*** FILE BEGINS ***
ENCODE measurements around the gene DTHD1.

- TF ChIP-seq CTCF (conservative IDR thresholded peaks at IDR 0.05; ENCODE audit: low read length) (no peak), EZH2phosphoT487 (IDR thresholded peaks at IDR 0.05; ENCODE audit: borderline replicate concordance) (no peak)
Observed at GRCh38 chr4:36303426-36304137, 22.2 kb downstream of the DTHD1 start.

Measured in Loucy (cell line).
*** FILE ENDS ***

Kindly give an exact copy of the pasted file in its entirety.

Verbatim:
ENCODE measurements around the gene DTHD1.

- TF ChIP-seq CTCF (conservative IDR thresholded peaks at IDR 0.05; ENCODE audit: low read length) (no peak), EZH2phosphoT487 (IDR thresholded peaks at IDR 0.05; ENCODE audit: borderline replicate concordance) (no peak)
Observed at GRCh38 chr4:36303426-36304137, 22.2 kb downstream of the DTHD1 start.

Measured in Loucy (cell line).